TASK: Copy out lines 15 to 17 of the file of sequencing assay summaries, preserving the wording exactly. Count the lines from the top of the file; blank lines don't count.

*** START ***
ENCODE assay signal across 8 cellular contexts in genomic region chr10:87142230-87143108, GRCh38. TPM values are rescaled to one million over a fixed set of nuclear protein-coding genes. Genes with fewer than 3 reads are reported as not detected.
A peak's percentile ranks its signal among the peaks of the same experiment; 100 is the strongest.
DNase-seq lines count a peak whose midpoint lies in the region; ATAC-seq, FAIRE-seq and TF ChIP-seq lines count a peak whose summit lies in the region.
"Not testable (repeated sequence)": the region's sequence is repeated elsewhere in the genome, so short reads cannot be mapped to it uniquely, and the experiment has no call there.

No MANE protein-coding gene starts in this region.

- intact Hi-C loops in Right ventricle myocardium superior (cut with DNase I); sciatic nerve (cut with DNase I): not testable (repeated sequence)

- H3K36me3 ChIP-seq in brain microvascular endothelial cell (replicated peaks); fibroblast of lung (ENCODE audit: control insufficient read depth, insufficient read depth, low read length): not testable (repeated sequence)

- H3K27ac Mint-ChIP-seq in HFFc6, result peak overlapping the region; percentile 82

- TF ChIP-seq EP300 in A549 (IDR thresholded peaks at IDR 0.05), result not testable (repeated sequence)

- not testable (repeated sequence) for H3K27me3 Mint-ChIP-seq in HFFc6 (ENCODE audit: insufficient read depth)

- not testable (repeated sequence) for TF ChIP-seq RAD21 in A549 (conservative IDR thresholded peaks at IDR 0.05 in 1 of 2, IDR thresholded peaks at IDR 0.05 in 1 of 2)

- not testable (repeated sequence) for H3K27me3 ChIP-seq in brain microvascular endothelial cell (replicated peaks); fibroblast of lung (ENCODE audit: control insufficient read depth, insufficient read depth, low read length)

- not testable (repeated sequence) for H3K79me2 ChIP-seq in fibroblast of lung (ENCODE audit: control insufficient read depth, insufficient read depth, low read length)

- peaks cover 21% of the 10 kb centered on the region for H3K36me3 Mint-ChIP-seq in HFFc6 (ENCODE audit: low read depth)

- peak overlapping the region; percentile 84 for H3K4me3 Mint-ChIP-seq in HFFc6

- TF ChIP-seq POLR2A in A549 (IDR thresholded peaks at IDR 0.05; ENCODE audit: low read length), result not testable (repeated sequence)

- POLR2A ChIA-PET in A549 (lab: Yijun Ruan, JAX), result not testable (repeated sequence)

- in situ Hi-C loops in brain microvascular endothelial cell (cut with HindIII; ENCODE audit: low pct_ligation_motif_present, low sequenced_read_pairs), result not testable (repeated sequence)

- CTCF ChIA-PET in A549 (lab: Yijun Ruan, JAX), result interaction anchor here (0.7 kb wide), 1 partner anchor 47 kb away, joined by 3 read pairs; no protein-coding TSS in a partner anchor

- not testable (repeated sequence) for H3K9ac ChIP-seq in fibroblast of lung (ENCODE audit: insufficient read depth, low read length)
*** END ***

- peak overlapping the region; percentile 84 for H3K4me3 Mint-ChIP-seq in HFFc6

- TF ChIP-seq POLR2A in A549 (IDR thresholded peaks at IDR 0.05; ENCODE audit: low read length), result not testable (repeated sequence)

- POLR2A ChIA-PET in A549 (lab: Yijun Ruan, JAX), result not testable (repeated sequence)